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An analysis of renal nitric oxide contribution to hyperfiltration in diabetic rats.
J Lab Clin Med. 2001 Feb; 137(2):107-14.JL

Abstract

We have investigated whether nitric oxide (NO) generation is increased in diabetes and whether specific NO synthase (NOS) isoforms are up-regulated in 4-week diabetic male Wistar rats. Glomerular filtration rate (GFR), kidney weight, and urinary nitrate (NOx) generation were measured in the following groups (n = 6): normal control animals, diabetic animals, diabetic animals given L -NIL (a selective iNOS inhibitor)(D + L -NIL), diabetic animals given L -NAME (a nonselective NOS inhibitor)(D + L -NAME), and control animals given L -NAME (C + L -NAME). Diabetes increased GFR (0.78 +/- 0.05 mL/min/100 g body wt vs 1.49 +/- 0.07 mL/min/100 g body wt, P <.01). L -NIL did not affect hyperfiltration, while L -NAME decreased GFR to values that were lower than those in normal control animals, a response identical to that in non-diabetic control rats. L -NIL did not affect urinary NOx values, but L -NAME completely abolished the increase in urinary nitrates. Kidney weight was not affected by L -NIL, but L -NAME significantly attenuated kidney growth. Inducible NOS (iNOS) and endothelial NOS (eNOS) mRNA levels measured by reverse transcription-polymerase chain reaction in diabetic rats were not changed as compared with levels in controls. Cyclic guanosine monophosphate responses to carbachol (an index of eNOS activity) in glomeruli from diabetic rats were significantly reduced as compared with those in controls, and guanylate cyclase responses to sodium nitroprusside were significantly decreased. Therefore, renal NO generation, at least via eNOS and iNOS, is not the primary cause of glomerular hyperfiltration in diabetes.

Authors+Show Affiliations

Division of Nephrology and Hypertension, University of California San Diego, and the Veterans Affairs Medical Center, San Diego, CA, USA.No affiliation info availableNo affiliation info available

Pub Type(s)

Journal Article
Research Support, Non-U.S. Gov't
Research Support, U.S. Gov't, Non-P.H.S.
Research Support, U.S. Gov't, P.H.S.

Language

eng

PubMed ID

11174467

Citation

Schwartz, D, et al. "An Analysis of Renal Nitric Oxide Contribution to Hyperfiltration in Diabetic Rats." The Journal of Laboratory and Clinical Medicine, vol. 137, no. 2, 2001, pp. 107-14.
Schwartz D, Schwartz IF, Blantz RC. An analysis of renal nitric oxide contribution to hyperfiltration in diabetic rats. J Lab Clin Med. 2001;137(2):107-14.
Schwartz, D., Schwartz, I. F., & Blantz, R. C. (2001). An analysis of renal nitric oxide contribution to hyperfiltration in diabetic rats. The Journal of Laboratory and Clinical Medicine, 137(2), 107-14.
Schwartz D, Schwartz IF, Blantz RC. An Analysis of Renal Nitric Oxide Contribution to Hyperfiltration in Diabetic Rats. J Lab Clin Med. 2001;137(2):107-14. PubMed PMID: 11174467.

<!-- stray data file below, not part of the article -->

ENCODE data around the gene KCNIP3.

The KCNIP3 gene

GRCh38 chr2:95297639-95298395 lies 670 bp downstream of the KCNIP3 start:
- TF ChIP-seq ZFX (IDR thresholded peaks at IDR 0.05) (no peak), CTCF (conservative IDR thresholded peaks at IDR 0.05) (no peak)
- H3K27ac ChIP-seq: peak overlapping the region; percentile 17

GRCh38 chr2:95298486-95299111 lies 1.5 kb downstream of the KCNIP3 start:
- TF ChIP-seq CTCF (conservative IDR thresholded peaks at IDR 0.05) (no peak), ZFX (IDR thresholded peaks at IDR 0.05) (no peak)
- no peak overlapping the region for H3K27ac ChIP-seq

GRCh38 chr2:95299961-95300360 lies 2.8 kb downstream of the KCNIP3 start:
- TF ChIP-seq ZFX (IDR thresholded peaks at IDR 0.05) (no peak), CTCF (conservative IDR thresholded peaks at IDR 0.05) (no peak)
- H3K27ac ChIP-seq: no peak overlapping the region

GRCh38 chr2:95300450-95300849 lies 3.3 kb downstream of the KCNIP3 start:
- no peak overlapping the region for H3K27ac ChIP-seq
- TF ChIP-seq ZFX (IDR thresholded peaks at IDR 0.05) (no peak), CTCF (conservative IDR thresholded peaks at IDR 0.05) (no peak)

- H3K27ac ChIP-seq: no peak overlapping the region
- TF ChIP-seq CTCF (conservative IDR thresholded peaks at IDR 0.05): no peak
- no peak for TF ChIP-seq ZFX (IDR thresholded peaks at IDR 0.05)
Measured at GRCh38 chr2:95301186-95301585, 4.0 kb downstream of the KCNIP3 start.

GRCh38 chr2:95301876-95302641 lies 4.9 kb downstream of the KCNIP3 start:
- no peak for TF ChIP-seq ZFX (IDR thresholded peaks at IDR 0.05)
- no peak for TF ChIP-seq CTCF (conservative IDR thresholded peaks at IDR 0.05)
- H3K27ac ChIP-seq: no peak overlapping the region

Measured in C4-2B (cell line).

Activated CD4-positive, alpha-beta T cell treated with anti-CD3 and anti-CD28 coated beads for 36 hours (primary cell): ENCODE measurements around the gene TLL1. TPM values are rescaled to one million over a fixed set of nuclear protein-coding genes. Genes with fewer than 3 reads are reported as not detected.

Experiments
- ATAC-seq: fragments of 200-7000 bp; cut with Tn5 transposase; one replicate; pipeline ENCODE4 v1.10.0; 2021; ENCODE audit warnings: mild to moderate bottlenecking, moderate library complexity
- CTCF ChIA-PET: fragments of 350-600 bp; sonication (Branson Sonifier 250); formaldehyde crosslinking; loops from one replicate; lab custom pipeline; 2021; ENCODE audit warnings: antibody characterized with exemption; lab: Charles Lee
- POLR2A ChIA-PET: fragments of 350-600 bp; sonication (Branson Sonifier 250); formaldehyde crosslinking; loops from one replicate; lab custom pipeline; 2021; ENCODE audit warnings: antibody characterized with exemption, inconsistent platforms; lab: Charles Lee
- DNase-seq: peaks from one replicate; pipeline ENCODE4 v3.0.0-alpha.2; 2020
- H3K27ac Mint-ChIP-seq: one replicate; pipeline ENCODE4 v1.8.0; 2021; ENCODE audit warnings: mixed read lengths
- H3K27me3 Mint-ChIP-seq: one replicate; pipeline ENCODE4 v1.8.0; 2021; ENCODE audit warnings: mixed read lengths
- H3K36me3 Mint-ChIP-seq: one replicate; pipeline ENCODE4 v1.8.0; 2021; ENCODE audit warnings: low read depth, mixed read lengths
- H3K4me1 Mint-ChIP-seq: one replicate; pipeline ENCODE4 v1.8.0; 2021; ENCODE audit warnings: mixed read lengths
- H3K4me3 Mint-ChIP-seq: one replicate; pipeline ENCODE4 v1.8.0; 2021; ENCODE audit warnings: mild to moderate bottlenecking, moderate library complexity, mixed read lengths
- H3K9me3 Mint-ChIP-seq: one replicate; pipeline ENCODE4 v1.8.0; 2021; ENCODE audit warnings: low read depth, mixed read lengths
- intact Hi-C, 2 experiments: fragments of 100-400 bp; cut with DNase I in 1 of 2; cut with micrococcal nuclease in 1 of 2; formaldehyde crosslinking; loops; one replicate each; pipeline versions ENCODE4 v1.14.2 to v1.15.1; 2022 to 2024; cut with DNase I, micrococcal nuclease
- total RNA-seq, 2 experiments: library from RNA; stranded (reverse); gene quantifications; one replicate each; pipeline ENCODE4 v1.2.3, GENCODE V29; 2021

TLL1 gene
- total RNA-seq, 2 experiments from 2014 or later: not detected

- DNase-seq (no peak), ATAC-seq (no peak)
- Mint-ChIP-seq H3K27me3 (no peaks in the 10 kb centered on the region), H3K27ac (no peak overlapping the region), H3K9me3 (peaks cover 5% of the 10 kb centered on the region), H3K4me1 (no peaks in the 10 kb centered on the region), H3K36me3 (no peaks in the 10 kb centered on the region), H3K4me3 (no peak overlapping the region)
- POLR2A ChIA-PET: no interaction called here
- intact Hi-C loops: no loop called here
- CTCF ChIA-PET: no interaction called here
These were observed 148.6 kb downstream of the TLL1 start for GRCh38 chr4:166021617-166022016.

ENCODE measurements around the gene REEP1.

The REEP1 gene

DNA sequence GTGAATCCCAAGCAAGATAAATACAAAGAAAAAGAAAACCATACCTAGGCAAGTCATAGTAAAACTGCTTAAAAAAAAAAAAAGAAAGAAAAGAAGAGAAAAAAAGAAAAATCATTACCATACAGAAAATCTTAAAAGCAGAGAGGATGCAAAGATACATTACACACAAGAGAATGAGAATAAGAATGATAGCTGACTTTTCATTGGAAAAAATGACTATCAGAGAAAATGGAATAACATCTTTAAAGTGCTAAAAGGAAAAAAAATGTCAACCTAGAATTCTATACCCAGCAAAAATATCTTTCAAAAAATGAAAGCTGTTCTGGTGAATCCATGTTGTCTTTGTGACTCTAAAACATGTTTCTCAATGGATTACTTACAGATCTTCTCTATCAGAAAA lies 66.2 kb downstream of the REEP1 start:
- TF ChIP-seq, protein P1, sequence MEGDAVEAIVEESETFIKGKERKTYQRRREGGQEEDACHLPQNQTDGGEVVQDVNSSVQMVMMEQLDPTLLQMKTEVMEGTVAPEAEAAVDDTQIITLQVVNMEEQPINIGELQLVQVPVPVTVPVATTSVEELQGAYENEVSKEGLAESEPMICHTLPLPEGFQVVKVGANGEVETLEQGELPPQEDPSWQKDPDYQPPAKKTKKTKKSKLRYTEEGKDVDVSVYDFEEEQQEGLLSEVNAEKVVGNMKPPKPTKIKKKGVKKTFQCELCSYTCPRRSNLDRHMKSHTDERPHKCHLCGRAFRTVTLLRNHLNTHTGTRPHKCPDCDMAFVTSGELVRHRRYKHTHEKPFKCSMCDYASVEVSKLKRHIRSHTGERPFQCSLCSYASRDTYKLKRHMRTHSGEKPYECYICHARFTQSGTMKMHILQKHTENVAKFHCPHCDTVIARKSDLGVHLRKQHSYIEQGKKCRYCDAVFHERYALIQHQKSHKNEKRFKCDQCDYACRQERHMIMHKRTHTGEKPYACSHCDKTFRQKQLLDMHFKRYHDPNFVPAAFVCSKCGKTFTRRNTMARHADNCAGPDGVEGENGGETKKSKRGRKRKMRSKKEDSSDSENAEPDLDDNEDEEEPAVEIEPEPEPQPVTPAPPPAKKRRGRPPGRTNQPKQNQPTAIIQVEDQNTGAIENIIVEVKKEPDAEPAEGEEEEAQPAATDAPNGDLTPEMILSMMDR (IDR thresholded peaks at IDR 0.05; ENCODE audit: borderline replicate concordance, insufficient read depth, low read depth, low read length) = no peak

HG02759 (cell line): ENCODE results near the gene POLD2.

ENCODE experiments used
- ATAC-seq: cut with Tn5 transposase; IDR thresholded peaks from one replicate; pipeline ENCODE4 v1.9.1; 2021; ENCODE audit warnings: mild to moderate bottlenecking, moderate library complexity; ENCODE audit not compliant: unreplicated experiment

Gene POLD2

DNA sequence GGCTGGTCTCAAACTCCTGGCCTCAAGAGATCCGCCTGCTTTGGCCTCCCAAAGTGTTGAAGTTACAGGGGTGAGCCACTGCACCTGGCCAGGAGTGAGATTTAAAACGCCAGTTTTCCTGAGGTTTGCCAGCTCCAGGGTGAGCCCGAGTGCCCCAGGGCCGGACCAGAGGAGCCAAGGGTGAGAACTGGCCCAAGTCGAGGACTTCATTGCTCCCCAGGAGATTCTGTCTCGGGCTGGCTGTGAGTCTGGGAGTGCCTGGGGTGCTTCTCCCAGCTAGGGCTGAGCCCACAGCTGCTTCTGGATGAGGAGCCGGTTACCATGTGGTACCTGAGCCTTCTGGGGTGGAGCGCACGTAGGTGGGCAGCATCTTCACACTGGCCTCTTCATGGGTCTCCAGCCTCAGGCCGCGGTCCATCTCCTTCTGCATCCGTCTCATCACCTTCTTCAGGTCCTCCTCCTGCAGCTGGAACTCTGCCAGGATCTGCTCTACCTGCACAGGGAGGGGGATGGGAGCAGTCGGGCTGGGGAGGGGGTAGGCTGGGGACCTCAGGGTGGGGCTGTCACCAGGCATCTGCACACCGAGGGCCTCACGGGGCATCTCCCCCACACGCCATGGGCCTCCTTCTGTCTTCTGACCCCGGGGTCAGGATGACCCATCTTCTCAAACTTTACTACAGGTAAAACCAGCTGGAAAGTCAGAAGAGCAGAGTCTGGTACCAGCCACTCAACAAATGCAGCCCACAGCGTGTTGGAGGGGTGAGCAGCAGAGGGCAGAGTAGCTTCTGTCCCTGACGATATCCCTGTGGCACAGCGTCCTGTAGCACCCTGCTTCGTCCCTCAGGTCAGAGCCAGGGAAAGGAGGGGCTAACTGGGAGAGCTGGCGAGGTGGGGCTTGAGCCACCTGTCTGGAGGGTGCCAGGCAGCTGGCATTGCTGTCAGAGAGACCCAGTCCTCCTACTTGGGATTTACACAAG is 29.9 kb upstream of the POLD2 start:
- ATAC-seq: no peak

* Article titles in AMA citation format should be in sentence-case
TY - JOUR T1 - An analysis of renal nitric oxide contribution to hyperfiltration in diabetic rats. AU - Schwartz,D, AU - Schwartz,I F, AU - Blantz,R C, PY - 2001/2/15/pubmed PY - 2001/3/17/medline PY - 2001/2/15/entrez SP - 107 EP - 14 JF - The Journal of laboratory and clinical medicine JO - J Lab Clin Med VL - 137 IS - 2 N2 - We have investigated whether nitric oxide (NO) generation is increased in diabetes and whether specific NO synthase (NOS) isoforms are up-regulated in 4-week diabetic male Wistar rats. Glomerular filtration rate (GFR), kidney weight, and urinary nitrate (NOx) generation were measured in the following groups (n = 6): normal control animals, diabetic animals, diabetic animals given L -NIL (a selective iNOS inhibitor)(D + L -NIL), diabetic animals given L -NAME (a nonselective NOS inhibitor)(D + L -NAME), and control animals given L -NAME (C + L -NAME). Diabetes increased GFR (0.78 +/- 0.05 mL/min/100 g body wt vs 1.49 +/- 0.07 mL/min/100 g body wt, P <.01). L -NIL did not affect hyperfiltration, while L -NAME decreased GFR to values that were lower than those in normal control animals, a response identical to that in non-diabetic control rats. L -NIL did not affect urinary NOx values, but L -NAME completely abolished the increase in urinary nitrates. Kidney weight was not affected by L -NIL, but L -NAME significantly attenuated kidney growth. Inducible NOS (iNOS) and endothelial NOS (eNOS) mRNA levels measured by reverse transcription-polymerase chain reaction in diabetic rats were not changed as compared with levels in controls. Cyclic guanosine monophosphate responses to carbachol (an index of eNOS activity) in glomeruli from diabetic rats were significantly reduced as compared with those in controls, and guanylate cyclase responses to sodium nitroprusside were significantly decreased. Therefore, renal NO generation, at least via eNOS and iNOS, is not the primary cause of glomerular hyperfiltration in diabetes. SN - 0022-2143 UR - https://www.unboundmedicine.com/medline/citation/11174467/An_analysis_of_renal_nitric_oxide_contribution_to_hyperfiltration_in_diabetic_rats_ L2 - https://linkinghub.elsevier.com/retrieve/pii/S0022-2143(01)22996-5 DB - PRIME DP - Unbound Medicine ER -